You arrive at the location. From the information you've been given, an individual…or individuals… has taken at least three…or ten… people hostage. There are demands made, threats boasted, and a deadline given. With all of the hysteria surrounding the scene, how do you discern what is really going on, how do you know who you are dealing with - and just what his…or their…state of mind is? Focusing on the psychological makeup and motivation of the hostage taker, the victim, and the negotiator, Psychological Aspects of Crisis Negotiation equips those on the scene with vital information that allows for fast, safe, and accurate decision making. The author, a seasoned FBI agent and crisis negotiation instructor, divides the content of the book into five comprehensive, yet accessible parts.The topics in Part I discuss negotiation basics: the traits and training necessary for success, the toll that stress takes on the negotiator, negotiation teams, and the effects of third-party involvement in the process. Part II describes how to react when dealing with suicidal hostage-takers, police-assisted suicide, and crisis negotiations in a correctional setting. It also explains how to negotiate with those who have personality disorders, what to say, and not to say, to each type. Part III discusses situational indicators as they pertain to subject surrender and volatile negotiations that involve the violent and the suicidal. Group dynamics are explored in Part IV through examination of the incidents in Waco and Ruby Ridge. This section also includes creative criteria for constructive deviation from the guidelines of negotiation. Part V illustrates hostage issues such as the phases of a crisis, the Stockholm Syndrome, and what to communicate to a hostage. While you never know what type of situation you are responding to, Psychological Aspects of Crisis Negotiation is an important resource to have with you at all times…just in case.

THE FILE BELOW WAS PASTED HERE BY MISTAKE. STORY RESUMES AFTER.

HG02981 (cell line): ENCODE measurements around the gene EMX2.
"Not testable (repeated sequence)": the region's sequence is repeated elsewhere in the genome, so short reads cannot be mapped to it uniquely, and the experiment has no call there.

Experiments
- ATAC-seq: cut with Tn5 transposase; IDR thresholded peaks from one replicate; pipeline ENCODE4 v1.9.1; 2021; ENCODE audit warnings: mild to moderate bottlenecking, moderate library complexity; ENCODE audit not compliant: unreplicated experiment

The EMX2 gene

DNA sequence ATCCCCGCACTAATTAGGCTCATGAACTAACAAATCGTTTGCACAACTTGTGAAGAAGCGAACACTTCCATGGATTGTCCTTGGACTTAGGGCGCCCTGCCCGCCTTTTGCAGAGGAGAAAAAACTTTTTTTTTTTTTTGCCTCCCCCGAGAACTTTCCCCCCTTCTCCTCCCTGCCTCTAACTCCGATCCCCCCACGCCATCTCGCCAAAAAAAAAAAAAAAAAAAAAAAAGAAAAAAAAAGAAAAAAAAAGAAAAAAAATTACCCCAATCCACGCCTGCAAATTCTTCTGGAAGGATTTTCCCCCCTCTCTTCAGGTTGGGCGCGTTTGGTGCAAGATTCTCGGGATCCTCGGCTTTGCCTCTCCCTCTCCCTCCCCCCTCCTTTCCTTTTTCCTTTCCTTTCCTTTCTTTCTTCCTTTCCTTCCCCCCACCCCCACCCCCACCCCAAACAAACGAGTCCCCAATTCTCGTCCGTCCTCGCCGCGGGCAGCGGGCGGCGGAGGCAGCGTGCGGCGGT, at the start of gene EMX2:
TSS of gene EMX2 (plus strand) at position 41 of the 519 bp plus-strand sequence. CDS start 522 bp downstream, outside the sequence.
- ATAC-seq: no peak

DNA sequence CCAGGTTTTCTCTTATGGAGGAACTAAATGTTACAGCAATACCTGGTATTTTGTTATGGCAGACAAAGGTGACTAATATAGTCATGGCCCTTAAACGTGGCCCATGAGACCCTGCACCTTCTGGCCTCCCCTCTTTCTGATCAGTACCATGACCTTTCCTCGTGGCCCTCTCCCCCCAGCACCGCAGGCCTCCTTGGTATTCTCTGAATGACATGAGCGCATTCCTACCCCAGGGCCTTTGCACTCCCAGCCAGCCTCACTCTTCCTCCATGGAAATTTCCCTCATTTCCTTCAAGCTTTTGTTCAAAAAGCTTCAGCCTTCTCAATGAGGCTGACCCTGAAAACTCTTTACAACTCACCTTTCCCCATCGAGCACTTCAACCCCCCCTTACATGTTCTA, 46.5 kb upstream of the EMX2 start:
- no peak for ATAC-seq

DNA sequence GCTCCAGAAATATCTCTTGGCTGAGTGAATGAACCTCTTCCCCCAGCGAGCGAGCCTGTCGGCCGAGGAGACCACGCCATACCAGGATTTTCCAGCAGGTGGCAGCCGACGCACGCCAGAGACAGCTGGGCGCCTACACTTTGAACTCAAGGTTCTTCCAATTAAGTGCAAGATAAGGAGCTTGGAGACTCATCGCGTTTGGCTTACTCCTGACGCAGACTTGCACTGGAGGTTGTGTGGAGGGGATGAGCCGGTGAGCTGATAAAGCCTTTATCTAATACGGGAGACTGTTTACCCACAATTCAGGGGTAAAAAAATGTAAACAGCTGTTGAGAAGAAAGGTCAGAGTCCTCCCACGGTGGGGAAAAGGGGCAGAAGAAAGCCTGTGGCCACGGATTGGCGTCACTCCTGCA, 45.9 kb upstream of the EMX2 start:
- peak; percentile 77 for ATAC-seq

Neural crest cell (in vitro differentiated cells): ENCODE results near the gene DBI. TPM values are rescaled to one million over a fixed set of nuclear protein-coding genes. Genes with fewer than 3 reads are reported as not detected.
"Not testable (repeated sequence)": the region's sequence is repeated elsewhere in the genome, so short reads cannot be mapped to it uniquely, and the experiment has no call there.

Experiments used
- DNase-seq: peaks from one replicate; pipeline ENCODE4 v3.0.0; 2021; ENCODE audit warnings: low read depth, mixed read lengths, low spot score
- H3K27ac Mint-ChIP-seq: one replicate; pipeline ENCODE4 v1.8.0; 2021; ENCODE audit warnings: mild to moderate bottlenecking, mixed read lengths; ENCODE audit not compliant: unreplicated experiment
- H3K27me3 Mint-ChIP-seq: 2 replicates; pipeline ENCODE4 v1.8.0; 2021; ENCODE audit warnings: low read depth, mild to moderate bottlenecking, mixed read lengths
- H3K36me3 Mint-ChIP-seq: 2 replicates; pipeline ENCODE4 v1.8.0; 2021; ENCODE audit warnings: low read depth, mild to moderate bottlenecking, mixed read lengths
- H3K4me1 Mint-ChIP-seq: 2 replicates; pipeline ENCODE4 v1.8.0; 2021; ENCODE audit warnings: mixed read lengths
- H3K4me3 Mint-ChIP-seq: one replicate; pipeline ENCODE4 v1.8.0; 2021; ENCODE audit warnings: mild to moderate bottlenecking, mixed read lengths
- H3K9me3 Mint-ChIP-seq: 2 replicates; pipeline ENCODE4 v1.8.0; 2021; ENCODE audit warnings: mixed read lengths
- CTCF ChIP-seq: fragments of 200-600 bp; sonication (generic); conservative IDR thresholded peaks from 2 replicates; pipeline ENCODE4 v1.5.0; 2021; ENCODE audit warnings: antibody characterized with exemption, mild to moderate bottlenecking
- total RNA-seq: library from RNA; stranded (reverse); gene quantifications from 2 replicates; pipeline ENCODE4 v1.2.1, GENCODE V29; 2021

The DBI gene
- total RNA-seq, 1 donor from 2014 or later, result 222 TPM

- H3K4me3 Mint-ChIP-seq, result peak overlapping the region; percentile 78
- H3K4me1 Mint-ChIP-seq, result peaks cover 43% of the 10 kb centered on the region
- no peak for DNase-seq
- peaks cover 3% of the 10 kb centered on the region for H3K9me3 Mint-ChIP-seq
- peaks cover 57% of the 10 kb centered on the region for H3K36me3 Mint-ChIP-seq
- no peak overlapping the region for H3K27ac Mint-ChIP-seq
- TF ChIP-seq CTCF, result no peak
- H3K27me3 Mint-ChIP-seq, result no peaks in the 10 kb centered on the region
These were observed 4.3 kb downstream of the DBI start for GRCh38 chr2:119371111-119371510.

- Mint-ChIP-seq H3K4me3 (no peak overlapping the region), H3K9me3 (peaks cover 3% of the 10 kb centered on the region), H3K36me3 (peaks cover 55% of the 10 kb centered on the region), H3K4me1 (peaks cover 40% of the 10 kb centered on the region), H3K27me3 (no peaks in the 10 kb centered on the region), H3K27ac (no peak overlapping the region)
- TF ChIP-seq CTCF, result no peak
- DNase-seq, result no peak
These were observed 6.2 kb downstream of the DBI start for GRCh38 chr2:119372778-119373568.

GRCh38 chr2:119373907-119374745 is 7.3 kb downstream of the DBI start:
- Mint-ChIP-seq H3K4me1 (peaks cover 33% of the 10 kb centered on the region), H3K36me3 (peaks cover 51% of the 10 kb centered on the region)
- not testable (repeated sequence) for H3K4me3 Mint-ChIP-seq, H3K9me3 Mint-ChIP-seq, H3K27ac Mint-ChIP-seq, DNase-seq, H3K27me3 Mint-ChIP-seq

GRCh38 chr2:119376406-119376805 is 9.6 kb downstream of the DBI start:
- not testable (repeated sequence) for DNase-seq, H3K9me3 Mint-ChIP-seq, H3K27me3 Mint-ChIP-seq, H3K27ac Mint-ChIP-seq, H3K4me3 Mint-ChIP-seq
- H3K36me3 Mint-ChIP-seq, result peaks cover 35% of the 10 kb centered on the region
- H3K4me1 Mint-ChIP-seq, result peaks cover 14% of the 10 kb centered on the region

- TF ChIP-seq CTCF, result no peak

Reference, General AAS,